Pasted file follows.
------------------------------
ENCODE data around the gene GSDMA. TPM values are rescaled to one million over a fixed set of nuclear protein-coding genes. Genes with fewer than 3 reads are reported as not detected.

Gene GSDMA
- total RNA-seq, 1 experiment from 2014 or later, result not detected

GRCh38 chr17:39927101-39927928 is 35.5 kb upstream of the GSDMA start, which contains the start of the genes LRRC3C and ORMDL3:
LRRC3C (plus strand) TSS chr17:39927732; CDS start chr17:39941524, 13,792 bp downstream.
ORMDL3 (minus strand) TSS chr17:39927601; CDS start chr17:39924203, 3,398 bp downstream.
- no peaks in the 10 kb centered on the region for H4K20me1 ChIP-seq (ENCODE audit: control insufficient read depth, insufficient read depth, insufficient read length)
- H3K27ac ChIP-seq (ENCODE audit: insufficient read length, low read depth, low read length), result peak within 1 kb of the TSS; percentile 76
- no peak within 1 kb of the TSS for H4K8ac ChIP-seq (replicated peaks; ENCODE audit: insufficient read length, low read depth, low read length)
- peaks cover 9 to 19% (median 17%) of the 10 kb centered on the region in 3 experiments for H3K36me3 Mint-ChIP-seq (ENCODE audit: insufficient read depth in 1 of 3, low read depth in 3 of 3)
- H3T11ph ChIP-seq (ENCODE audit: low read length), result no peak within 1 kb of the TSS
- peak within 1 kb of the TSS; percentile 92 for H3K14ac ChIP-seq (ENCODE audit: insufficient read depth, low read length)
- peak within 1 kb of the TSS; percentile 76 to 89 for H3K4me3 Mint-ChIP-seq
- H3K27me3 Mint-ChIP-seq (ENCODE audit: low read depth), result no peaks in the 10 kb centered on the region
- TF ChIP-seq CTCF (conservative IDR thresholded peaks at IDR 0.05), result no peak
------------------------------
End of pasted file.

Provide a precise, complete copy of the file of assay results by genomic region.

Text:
ENCODE data around the gene GSDMA. TPM values are rescaled to one million over a fixed set of nuclear protein-coding genes. Genes with fewer than 3 reads are reported as not detected.

Gene GSDMA
- total RNA-seq, 1 experiment from 2014 or later, result not detected

GRCh38 chr17:39927101-39927928 is 35.5 kb upstream of the GSDMA start, which contains the start of the genes LRRC3C and ORMDL3:
LRRC3C (plus strand) TSS chr17:39927732; CDS start chr17:39941524, 13,792 bp downstream.
ORMDL3 (minus strand) TSS chr17:39927601; CDS start chr17:39924203, 3,398 bp downstream.
- no peaks in the 10 kb centered on the region for H4K20me1 ChIP-seq (ENCODE audit: control insufficient read depth, insufficient read depth, insufficient read length)
- H3K27ac ChIP-seq (ENCODE audit: insufficient read length, low read depth, low read length), result peak within 1 kb of the TSS; percentile 76
- no peak within 1 kb of the TSS for H4K8ac ChIP-seq (replicated peaks; ENCODE audit: insufficient read length, low read depth, low read length)
- peaks cover 9 to 19% (median 17%) of the 10 kb centered on the region in 3 experiments for H3K36me3 Mint-ChIP-seq (ENCODE audit: insufficient read depth in 1 of 3, low read depth in 3 of 3)
- H3T11ph ChIP-seq (ENCODE audit: low read length), result no peak within 1 kb of the TSS
- peak within 1 kb of the TSS; percentile 92 for H3K14ac ChIP-seq (ENCODE audit: insufficient read depth, low read length)
- peak within 1 kb of the TSS; percentile 76 to 89 for H3K4me3 Mint-ChIP-seq
- H3K27me3 Mint-ChIP-seq (ENCODE audit: low read depth), result no peaks in the 10 kb centered on the region
- TF ChIP-seq CTCF (conservative IDR thresholded peaks at IDR 0.05), result no peak